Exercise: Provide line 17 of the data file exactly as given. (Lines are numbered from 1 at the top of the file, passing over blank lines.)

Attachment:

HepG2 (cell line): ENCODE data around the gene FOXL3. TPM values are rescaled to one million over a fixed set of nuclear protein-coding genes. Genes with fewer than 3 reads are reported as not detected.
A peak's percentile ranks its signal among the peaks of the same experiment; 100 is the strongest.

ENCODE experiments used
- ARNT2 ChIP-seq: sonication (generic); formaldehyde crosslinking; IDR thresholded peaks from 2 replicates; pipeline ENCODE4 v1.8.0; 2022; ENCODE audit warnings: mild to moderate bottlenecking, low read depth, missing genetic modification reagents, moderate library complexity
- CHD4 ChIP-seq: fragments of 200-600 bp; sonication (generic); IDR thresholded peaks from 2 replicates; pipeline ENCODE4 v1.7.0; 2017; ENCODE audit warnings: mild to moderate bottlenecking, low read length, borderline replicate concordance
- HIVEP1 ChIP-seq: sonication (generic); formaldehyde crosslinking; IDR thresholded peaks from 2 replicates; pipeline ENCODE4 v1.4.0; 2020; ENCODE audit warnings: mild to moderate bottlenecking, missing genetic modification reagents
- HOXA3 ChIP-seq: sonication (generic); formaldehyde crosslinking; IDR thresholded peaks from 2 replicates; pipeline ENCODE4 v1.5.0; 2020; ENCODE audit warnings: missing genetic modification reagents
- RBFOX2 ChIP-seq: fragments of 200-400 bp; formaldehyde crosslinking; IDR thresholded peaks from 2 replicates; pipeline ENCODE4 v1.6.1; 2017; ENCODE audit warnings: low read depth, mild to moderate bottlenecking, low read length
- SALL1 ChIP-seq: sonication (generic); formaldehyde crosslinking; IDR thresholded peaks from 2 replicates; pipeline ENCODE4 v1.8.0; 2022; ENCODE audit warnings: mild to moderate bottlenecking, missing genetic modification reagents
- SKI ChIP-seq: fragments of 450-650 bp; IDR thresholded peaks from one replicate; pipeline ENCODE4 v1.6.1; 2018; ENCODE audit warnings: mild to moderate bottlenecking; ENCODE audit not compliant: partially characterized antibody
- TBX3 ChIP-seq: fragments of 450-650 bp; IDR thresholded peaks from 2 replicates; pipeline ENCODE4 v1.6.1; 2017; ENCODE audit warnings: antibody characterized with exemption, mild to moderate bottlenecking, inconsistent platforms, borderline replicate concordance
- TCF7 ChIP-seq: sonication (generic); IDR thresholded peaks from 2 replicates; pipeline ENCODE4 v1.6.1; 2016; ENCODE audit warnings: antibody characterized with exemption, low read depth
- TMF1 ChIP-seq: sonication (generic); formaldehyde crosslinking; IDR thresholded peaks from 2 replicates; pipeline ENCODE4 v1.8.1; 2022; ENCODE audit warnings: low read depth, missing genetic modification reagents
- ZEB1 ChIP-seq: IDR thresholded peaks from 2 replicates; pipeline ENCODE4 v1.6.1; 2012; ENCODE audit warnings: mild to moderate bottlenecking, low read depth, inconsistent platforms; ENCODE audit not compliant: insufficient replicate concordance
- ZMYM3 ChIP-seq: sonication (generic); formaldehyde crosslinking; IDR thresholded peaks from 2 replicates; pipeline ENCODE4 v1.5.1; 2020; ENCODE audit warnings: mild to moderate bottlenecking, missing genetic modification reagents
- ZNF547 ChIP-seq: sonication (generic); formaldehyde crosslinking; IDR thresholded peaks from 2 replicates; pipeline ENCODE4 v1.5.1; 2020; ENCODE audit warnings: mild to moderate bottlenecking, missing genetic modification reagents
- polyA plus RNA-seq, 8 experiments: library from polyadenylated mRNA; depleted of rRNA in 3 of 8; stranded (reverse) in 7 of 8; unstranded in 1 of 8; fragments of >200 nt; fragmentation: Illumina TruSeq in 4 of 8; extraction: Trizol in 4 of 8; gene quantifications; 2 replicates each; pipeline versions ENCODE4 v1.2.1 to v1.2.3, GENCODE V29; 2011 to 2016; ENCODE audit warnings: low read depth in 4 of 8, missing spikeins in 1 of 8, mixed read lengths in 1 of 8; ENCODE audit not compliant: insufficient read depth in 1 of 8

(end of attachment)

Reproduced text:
- polyA plus RNA-seq, 8 experiments: library from polyadenylated mRNA; depleted of rRNA in 3 of 8; stranded (reverse) in 7 of 8; unstranded in 1 of 8; fragments of >200 nt; fragmentation: Illumina TruSeq in 4 of 8; extraction: Trizol in 4 of 8; gene quantifications; 2 replicates each; pipeline versions ENCODE4 v1.2.1 to v1.2.3, GENCODE V29; 2011 to 2016; ENCODE audit warnings: low read depth in 4 of 8, missing spikeins in 1 of 8, mixed read lengths in 1 of 8; ENCODE audit not compliant: insufficient read depth in 1 of 8